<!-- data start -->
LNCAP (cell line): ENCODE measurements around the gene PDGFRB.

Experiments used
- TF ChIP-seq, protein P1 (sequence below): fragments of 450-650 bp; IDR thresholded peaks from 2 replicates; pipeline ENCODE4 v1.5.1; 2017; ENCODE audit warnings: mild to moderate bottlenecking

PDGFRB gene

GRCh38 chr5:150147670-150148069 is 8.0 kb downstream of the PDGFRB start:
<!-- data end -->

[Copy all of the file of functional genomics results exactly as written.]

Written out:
LNCAP (cell line): ENCODE measurements around the gene PDGFRB.

Experiments used
- TF ChIP-seq, protein P1 (sequence below): fragments of 450-650 bp; IDR thresholded peaks from 2 replicates; pipeline ENCODE4 v1.5.1; 2017; ENCODE audit warnings: mild to moderate bottlenecking

PDGFRB gene

GRCh38 chr5:150147670-150148069 is 8.0 kb downstream of the PDGFRB start: